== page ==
Media contact: Noelle Lemoine, communications assistant; tele: (413) 597-4277; email: [email protected]
WILLIAMSTOWN, Mass., December 4, 2014—Williams College President Adam Falk will today join President Obama, the First Lady, and Vice President Biden along with hundreds of college presidents and other higher education leaders to announce new actions to help more students prepare for and graduate from college.
The White House College Opportunity Day of Action helps to support the President’s commitment to partner with colleges and universities, business leaders, and nonprofits to support students across the country to help our nation reach its goal of leading the world in college attainment.
Williams submitted to the initiative a dozen new efforts to expand student preparedness for college and persistence to graduation. The White House selected two to highlight.
One is conducted with the Massachusetts College of Liberal Arts (MCLA) and the North Adams School District. MCLA was the “lead investigator” for a National Science Foundation grant to support the program, called “Teaching to Learn,” which is aimed at increasing persistence among majors related to science, technology, engineering, and math.
It involves students from both colleges developing and teaching science lessons in K-7 classrooms in North Adams. Undergraduates and K-7 teachers are also participating in joint professional development to deepen their understanding of the nature of scientific inquiry and of science teaching, and to reinforce their connection as a community of learners. The project also seeks to improve the scientific literacy of the general public by improving the ability of undergraduate participants, and their college faculty advisors, to communicate scientific information to lay audiences. Finally, the project will help increase the pool of potential scientists by increasing the quality of science education in the schools.
In the second program cited by the White House, Williams will expand its effort to leverage the strength of the Williams alumni network to help demystify the college application process for high-achieving, low-income high school students nationally. The college pairs alumni of color with high school students they can mentor and guide through the admission and financial aid process. The college aims to provide more than 400 prospective high-achieving, low-income students with such mentoring and support.
Other access programs that Williams submitted include ones that involve education and mentoring carried out in collaboration with local schools, community organizations, and the juvenile justice system.
“Expanding access to college among historically underrepresented groups and supporting those students through graduation is vital to the health of our colleges and universities and to the nation as a whole,” Williams President Adam Falk said. “Williams is eager to contribute what it can to this effort and welcomes the White House making these initiatives such a high priority.”
Participants in the White House initiative were asked to commit to new action in one of four areas: building networks of colleges around promoting completion, creating K-16 partnerships around college readiness, investing in high school counselors as part of the First Lady’s Reach Higher initiative, and increasing the number of college graduates in the fields of science, technology, engineering, and mathematics.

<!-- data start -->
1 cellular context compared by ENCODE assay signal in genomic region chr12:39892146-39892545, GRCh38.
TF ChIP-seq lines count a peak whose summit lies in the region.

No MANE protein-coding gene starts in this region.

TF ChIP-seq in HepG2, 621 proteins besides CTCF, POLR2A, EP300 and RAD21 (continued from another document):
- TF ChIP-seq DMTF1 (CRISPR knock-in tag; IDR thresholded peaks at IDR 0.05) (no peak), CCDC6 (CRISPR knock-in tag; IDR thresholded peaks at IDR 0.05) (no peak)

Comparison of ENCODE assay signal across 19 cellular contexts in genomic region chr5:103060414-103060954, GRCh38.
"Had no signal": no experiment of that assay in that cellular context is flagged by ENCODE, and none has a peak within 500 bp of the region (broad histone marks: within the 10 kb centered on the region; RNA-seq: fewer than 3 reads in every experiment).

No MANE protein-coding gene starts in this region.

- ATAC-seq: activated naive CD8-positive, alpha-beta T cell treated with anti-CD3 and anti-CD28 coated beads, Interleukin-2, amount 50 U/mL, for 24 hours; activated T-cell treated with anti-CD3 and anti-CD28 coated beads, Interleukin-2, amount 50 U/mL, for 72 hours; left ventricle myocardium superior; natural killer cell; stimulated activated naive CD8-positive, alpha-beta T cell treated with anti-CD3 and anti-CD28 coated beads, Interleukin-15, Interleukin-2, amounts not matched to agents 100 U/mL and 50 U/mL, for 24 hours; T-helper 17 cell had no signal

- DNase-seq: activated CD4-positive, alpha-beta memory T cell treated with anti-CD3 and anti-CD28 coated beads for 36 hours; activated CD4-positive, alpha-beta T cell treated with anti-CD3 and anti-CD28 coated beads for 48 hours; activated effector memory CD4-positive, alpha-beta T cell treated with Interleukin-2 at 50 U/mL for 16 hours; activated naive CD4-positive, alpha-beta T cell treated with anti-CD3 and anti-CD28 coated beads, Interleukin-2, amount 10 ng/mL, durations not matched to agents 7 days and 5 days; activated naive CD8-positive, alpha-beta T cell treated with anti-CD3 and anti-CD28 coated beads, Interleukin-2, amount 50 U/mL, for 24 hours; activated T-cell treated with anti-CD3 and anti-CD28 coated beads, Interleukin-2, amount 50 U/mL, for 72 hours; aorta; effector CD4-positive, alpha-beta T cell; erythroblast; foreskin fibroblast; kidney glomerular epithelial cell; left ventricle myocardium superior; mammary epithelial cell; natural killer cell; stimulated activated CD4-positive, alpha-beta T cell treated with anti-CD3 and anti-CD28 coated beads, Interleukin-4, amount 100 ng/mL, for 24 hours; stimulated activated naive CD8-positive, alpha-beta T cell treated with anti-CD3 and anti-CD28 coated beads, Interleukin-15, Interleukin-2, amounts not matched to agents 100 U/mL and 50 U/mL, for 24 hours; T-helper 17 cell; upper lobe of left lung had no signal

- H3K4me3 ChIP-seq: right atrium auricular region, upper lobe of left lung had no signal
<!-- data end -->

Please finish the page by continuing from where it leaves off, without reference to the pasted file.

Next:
The President will announce new steps on how his Administration is helping to support these actions, including announcing $10 million to help promote college completion and a $30 million AmeriCorps program that will improve low-income students’ access to college. Today’s event is the second College Opportunity Day of Action, and will include a progress report on the commitments made at the first day of action on January 14, 2014.
Expanding opportunity for more students to enroll and succeed in college, especially low-income and underrepresented students, is vital to building a strong economy and a strong middle class. Today, only 9 percent of those born in the lowest family income quartile attain a bachelor’s degree by age 25, compared to 54 percent in the top quartile. In an effort to expand college access, the Obama Administration has increased Pell scholarships by $1,000 a year, created the new American Opportunity Tax Credit worth up to $10,000 over four years of college, limited student loan payments to 10 percent of income, and laid out an ambitious agenda to reduce college costs and promote innovation and competition.
Founded in 1793, Williams College is the second-oldest institution of higher learning in Massachusetts. The college’s 2,000 students are taught by a faculty noted for the quality of their teaching and research, and the achievement of academic goals includes active participation of students with faculty in their research. Students’ educational experience is enriched by the residential campus environment in Williamstown, Mass., which provides a host of opportunities for interaction with one another and with faculty beyond the classroom. Admission decisions on U.S. applicants are made regardless of a student’s financial ability, and the college provides grants and other assistance to meet the demonstrated needs of all who are admitted.